I've heard it everywhere. The doctors office, the playground, on the phone with a friend, posted on Facebook, in movies, in music, on tv. Iv'e seen it printed in books, magazines and newspapers. I've even said it. The r-word is carelessly strewn about in our everyday language that most people don't even think twice. I was the same way. Trying to justify my reasoning by saying "I didn't mean it that way." But all that changed when I became a mom to a child who has Down syndrome. The first time I held Malachi, I fell in love. His sweet little face, tiny hands and almond shaped eyes were almost to much to bear. He was the CUTEST lil' man, I couldn't get enough of him. To this day, I am drawn to his smile, his snuggles, his courage and strength. It is no different with Elijah. Before we brought Eli home, I questioned whether or not I could love him as much as his brother and the first time I held him, my fears were cast aside. My boys are my heart, my tangible gift from God. I strive to provide them with a home that will encourage, strengthen, love, satisfy, and protect. I surround them with people who love and cherish them. I pray that they will be included in church activities, that they will put all their faith in God, find joy in everlasting friendships, fall in love, hold successful jobs, be surrounded by friends who accept them and that their hearts will be protected from this world. A world where appearance, ability and social status is , what you are judged on rather than your heart. You see, my children will never steal your child's lunch money, they will never laugh when you answer a question wrong, they will never dislike you because your pants are to short, they could care less about your hairstyle or the car you drive, they wont judge you by the size of your house, they wont steal your girlfriend and they will never call you a name. I can tell you that if you open your heart to a child with special needs, you will be taught lesson after lesson on strength, courage, unconditional love, acceptance, encouragement, loyalty, humbleness, peace and kindness. The list really could go on and on.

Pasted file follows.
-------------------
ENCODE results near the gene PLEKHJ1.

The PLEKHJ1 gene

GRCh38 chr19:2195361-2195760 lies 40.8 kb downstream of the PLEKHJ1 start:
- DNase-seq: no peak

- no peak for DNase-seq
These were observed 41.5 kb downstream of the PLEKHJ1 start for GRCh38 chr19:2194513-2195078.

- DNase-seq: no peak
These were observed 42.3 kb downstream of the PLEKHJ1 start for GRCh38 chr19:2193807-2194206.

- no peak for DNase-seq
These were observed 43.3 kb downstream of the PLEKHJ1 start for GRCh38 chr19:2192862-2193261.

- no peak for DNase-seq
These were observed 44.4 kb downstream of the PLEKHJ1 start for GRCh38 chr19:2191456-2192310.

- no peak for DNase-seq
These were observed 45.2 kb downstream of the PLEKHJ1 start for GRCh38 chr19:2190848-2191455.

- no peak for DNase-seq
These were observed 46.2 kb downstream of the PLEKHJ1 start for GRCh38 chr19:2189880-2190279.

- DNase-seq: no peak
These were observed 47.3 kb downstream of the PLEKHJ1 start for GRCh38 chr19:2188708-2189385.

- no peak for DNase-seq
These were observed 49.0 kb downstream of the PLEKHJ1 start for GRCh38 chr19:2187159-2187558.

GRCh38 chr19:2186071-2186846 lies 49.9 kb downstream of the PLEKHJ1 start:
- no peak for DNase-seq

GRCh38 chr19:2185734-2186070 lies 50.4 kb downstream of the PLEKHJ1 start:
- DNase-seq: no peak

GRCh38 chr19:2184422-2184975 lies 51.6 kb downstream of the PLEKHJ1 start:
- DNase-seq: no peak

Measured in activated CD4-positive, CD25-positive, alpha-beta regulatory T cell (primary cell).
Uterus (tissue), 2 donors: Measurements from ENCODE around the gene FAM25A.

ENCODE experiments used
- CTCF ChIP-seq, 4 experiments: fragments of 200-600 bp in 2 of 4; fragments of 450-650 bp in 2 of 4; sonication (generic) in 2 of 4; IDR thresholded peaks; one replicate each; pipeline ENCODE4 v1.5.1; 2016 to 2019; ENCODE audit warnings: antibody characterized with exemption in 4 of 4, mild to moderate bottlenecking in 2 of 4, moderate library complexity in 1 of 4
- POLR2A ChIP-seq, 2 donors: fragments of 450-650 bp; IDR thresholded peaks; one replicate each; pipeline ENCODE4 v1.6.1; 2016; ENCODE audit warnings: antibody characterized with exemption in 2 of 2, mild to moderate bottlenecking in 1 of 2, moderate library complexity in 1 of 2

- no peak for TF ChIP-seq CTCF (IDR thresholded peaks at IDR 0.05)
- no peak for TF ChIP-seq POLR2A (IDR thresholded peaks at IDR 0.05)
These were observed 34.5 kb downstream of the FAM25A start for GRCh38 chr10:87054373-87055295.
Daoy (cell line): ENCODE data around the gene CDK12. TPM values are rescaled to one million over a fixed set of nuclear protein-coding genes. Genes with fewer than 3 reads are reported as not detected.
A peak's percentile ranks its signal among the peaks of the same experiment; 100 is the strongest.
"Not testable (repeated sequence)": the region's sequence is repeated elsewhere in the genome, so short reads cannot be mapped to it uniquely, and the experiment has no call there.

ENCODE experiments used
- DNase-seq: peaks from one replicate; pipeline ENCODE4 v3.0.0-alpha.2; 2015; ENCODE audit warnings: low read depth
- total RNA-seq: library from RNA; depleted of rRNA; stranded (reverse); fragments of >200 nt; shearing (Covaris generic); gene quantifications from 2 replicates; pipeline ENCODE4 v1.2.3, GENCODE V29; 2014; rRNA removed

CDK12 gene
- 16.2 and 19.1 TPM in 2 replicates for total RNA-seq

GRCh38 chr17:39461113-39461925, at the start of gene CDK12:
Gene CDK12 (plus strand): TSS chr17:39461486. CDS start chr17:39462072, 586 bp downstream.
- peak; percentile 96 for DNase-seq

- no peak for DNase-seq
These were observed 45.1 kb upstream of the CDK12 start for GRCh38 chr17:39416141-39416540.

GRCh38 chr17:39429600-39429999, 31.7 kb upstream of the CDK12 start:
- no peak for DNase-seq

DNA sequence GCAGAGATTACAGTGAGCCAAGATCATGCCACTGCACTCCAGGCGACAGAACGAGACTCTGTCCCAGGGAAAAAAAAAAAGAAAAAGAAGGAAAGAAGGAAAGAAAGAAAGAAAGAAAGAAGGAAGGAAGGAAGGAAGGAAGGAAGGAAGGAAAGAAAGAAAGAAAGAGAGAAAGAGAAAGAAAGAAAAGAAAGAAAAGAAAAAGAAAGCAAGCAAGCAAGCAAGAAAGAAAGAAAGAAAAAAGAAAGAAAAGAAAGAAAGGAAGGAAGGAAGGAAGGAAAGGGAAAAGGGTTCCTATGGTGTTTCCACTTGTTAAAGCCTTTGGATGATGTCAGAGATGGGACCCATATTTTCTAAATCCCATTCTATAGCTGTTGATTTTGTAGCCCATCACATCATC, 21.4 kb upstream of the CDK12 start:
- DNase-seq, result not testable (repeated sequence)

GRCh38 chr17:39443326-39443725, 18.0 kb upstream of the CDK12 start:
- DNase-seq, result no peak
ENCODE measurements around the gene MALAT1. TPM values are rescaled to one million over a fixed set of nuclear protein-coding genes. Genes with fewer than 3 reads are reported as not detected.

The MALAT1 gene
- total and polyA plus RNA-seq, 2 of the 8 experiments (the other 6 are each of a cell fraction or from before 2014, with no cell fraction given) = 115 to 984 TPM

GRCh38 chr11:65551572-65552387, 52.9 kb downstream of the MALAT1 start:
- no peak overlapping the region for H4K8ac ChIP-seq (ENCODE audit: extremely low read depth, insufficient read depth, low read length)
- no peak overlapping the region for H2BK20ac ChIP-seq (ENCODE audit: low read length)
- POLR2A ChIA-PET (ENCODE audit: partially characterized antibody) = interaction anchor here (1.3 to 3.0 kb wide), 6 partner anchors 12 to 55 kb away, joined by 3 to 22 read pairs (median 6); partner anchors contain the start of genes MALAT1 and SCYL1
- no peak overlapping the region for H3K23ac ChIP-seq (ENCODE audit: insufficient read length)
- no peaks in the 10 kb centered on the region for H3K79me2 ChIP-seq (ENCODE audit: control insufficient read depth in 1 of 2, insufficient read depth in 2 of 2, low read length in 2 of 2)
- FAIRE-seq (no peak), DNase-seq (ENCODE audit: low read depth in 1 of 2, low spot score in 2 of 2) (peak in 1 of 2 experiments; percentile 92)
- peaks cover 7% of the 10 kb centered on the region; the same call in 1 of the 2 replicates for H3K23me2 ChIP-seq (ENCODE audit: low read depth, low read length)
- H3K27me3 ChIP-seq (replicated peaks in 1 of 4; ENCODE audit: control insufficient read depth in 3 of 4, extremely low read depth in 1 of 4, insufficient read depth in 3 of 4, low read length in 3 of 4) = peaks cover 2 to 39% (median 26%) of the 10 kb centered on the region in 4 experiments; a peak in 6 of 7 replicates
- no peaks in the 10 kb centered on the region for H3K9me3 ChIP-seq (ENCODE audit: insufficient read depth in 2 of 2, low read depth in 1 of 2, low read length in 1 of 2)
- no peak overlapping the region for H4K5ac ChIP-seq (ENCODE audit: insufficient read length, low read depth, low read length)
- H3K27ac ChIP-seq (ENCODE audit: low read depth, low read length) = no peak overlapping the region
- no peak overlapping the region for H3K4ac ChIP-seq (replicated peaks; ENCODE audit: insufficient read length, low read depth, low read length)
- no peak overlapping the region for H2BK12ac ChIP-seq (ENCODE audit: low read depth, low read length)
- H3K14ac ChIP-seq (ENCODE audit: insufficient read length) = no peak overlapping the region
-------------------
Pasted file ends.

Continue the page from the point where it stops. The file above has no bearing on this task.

So let me ask you, do your children say the r-word? Is it allowed in your house, on your basketball team or in your classroom? Do you yourself use the r-word? Please know, that when you use that word you are making my children seem less than. You are belittling a Child of God, whom He created perfectly. And above all you are hurting their feelings and my feeling and the thousands of other people out there who are living or love a person with an intellectual disability.
Please join the cause and spread the word to end the word by visiting R-word.org and sign the pledge. Help us educate our communities and create a place of acceptance when my kids can go to school without fear. Do it for Malachi and Elijah, do it because you love us and do it because its the right thing to do.